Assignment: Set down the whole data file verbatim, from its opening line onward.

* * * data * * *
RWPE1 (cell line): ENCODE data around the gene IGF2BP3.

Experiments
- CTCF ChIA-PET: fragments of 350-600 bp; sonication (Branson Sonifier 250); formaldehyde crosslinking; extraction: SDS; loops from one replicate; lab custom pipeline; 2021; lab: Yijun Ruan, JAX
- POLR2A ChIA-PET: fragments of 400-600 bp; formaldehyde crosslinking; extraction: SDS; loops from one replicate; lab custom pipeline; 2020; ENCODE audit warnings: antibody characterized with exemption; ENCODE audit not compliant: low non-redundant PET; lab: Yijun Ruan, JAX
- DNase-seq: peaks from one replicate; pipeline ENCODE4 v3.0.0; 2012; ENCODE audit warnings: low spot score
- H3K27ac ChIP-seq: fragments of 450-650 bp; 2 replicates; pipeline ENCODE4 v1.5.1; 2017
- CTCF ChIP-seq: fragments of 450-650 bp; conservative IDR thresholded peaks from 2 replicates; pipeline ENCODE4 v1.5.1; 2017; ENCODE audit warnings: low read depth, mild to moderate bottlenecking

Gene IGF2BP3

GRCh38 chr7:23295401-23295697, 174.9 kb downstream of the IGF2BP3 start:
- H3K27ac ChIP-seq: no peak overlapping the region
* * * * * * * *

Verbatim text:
RWPE1 (cell line): ENCODE data around the gene IGF2BP3.

Experiments
- CTCF ChIA-PET: fragments of 350-600 bp; sonication (Branson Sonifier 250); formaldehyde crosslinking; extraction: SDS; loops from one replicate; lab custom pipeline; 2021; lab: Yijun Ruan, JAX
- POLR2A ChIA-PET: fragments of 400-600 bp; formaldehyde crosslinking; extraction: SDS; loops from one replicate; lab custom pipeline; 2020; ENCODE audit warnings: antibody characterized with exemption; ENCODE audit not compliant: low non-redundant PET; lab: Yijun Ruan, JAX
- DNase-seq: peaks from one replicate; pipeline ENCODE4 v3.0.0; 2012; ENCODE audit warnings: low spot score
- H3K27ac ChIP-seq: fragments of 450-650 bp; 2 replicates; pipeline ENCODE4 v1.5.1; 2017
- CTCF ChIP-seq: fragments of 450-650 bp; conservative IDR thresholded peaks from 2 replicates; pipeline ENCODE4 v1.5.1; 2017; ENCODE audit warnings: low read depth, mild to moderate bottlenecking

Gene IGF2BP3

GRCh38 chr7:23295401-23295697, 174.9 kb downstream of the IGF2BP3 start:
- H3K27ac ChIP-seq: no peak overlapping the region